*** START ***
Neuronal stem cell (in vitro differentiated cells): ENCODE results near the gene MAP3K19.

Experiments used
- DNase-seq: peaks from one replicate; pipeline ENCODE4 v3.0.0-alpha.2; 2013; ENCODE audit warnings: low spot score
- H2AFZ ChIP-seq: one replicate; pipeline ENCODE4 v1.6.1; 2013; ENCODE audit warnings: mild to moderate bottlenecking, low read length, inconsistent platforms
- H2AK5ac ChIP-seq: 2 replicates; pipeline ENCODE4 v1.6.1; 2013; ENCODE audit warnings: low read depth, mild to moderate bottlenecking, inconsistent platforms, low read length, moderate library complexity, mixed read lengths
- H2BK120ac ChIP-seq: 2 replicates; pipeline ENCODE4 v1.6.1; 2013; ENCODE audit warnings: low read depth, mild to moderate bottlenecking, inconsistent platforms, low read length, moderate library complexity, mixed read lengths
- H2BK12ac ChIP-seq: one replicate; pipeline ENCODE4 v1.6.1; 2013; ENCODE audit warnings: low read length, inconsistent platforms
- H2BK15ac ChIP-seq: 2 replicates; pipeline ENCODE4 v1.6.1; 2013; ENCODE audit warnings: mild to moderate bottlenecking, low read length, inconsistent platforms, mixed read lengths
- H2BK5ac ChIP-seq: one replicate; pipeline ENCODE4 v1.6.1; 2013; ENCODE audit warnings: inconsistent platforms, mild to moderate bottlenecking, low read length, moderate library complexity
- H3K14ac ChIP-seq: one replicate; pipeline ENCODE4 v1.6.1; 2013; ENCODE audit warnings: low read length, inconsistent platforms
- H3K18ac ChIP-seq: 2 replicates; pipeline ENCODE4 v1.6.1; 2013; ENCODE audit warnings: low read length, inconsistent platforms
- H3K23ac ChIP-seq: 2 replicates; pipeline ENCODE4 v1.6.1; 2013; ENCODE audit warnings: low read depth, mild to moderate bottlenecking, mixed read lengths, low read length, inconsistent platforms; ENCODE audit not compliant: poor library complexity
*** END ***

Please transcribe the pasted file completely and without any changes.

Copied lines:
Neuronal stem cell (in vitro differentiated cells): ENCODE results near the gene MAP3K19.

Experiments used
- DNase-seq: peaks from one replicate; pipeline ENCODE4 v3.0.0-alpha.2; 2013; ENCODE audit warnings: low spot score
- H2AFZ ChIP-seq: one replicate; pipeline ENCODE4 v1.6.1; 2013; ENCODE audit warnings: mild to moderate bottlenecking, low read length, inconsistent platforms
- H2AK5ac ChIP-seq: 2 replicates; pipeline ENCODE4 v1.6.1; 2013; ENCODE audit warnings: low read depth, mild to moderate bottlenecking, inconsistent platforms, low read length, moderate library complexity, mixed read lengths
- H2BK120ac ChIP-seq: 2 replicates; pipeline ENCODE4 v1.6.1; 2013; ENCODE audit warnings: low read depth, mild to moderate bottlenecking, inconsistent platforms, low read length, moderate library complexity, mixed read lengths
- H2BK12ac ChIP-seq: one replicate; pipeline ENCODE4 v1.6.1; 2013; ENCODE audit warnings: low read length, inconsistent platforms
- H2BK15ac ChIP-seq: 2 replicates; pipeline ENCODE4 v1.6.1; 2013; ENCODE audit warnings: mild to moderate bottlenecking, low read length, inconsistent platforms, mixed read lengths
- H2BK5ac ChIP-seq: one replicate; pipeline ENCODE4 v1.6.1; 2013; ENCODE audit warnings: inconsistent platforms, mild to moderate bottlenecking, low read length, moderate library complexity
- H3K14ac ChIP-seq: one replicate; pipeline ENCODE4 v1.6.1; 2013; ENCODE audit warnings: low read length, inconsistent platforms
- H3K18ac ChIP-seq: 2 replicates; pipeline ENCODE4 v1.6.1; 2013; ENCODE audit warnings: low read length, inconsistent platforms
- H3K23ac ChIP-seq: 2 replicates; pipeline ENCODE4 v1.6.1; 2013; ENCODE audit warnings: low read depth, mild to moderate bottlenecking, mixed read lengths, low read length, inconsistent platforms; ENCODE audit not compliant: poor library complexity